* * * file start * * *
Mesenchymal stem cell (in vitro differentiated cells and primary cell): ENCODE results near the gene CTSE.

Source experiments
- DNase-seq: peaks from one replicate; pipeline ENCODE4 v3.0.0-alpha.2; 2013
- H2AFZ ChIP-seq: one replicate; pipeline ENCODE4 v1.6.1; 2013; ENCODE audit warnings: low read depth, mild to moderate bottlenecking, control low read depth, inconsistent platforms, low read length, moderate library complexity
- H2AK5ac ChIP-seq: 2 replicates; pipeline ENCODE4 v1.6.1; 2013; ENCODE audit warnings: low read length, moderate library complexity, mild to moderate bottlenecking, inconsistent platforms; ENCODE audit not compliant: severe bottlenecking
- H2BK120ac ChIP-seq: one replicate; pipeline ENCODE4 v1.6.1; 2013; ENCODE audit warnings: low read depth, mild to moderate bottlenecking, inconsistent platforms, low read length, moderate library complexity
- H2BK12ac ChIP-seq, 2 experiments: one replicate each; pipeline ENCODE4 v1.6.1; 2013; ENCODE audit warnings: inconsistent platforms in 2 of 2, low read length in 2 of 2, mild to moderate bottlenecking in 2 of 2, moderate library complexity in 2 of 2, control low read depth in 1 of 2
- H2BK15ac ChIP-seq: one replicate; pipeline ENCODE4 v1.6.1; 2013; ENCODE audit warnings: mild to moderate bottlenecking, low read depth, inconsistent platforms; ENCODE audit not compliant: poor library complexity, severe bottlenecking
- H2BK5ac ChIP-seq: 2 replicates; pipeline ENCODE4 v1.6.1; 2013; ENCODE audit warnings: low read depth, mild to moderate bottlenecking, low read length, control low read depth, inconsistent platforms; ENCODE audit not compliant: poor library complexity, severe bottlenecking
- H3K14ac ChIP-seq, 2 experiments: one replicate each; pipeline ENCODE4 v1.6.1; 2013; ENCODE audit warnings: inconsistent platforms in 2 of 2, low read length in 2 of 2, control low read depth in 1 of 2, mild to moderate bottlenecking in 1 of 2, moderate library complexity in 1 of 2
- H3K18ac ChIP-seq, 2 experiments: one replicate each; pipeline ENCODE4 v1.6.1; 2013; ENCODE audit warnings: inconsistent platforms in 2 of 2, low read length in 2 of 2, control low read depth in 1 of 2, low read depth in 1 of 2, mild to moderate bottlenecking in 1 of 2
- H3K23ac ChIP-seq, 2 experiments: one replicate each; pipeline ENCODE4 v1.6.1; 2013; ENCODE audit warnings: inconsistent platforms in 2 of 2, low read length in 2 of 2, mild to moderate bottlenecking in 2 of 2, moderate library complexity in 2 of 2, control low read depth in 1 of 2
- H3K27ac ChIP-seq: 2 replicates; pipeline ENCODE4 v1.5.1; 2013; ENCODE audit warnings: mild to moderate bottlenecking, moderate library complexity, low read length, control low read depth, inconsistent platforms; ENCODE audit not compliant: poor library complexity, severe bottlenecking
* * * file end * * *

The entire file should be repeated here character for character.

Mesenchymal stem cell (in vitro differentiated cells and primary cell): ENCODE results near the gene CTSE.

Source experiments
- DNase-seq: peaks from one replicate; pipeline ENCODE4 v3.0.0-alpha.2; 2013
- H2AFZ ChIP-seq: one replicate; pipeline ENCODE4 v1.6.1; 2013; ENCODE audit warnings: low read depth, mild to moderate bottlenecking, control low read depth, inconsistent platforms, low read length, moderate library complexity
- H2AK5ac ChIP-seq: 2 replicates; pipeline ENCODE4 v1.6.1; 2013; ENCODE audit warnings: low read length, moderate library complexity, mild to moderate bottlenecking, inconsistent platforms; ENCODE audit not compliant: severe bottlenecking
- H2BK120ac ChIP-seq: one replicate; pipeline ENCODE4 v1.6.1; 2013; ENCODE audit warnings: low read depth, mild to moderate bottlenecking, inconsistent platforms, low read length, moderate library complexity
- H2BK12ac ChIP-seq, 2 experiments: one replicate each; pipeline ENCODE4 v1.6.1; 2013; ENCODE audit warnings: inconsistent platforms in 2 of 2, low read length in 2 of 2, mild to moderate bottlenecking in 2 of 2, moderate library complexity in 2 of 2, control low read depth in 1 of 2
- H2BK15ac ChIP-seq: one replicate; pipeline ENCODE4 v1.6.1; 2013; ENCODE audit warnings: mild to moderate bottlenecking, low read depth, inconsistent platforms; ENCODE audit not compliant: poor library complexity, severe bottlenecking
- H2BK5ac ChIP-seq: 2 replicates; pipeline ENCODE4 v1.6.1; 2013; ENCODE audit warnings: low read depth, mild to moderate bottlenecking, low read length, control low read depth, inconsistent platforms; ENCODE audit not compliant: poor library complexity, severe bottlenecking
- H3K14ac ChIP-seq, 2 experiments: one replicate each; pipeline ENCODE4 v1.6.1; 2013; ENCODE audit warnings: inconsistent platforms in 2 of 2, low read length in 2 of 2, control low read depth in 1 of 2, mild to moderate bottlenecking in 1 of 2, moderate library complexity in 1 of 2
- H3K18ac ChIP-seq, 2 experiments: one replicate each; pipeline ENCODE4 v1.6.1; 2013; ENCODE audit warnings: inconsistent platforms in 2 of 2, low read length in 2 of 2, control low read depth in 1 of 2, low read depth in 1 of 2, mild to moderate bottlenecking in 1 of 2
- H3K23ac ChIP-seq, 2 experiments: one replicate each; pipeline ENCODE4 v1.6.1; 2013; ENCODE audit warnings: inconsistent platforms in 2 of 2, low read length in 2 of 2, mild to moderate bottlenecking in 2 of 2, moderate library complexity in 2 of 2, control low read depth in 1 of 2
- H3K27ac ChIP-seq: 2 replicates; pipeline ENCODE4 v1.5.1; 2013; ENCODE audit warnings: mild to moderate bottlenecking, moderate library complexity, low read length, control low read depth, inconsistent platforms; ENCODE audit not compliant: poor library complexity, severe bottlenecking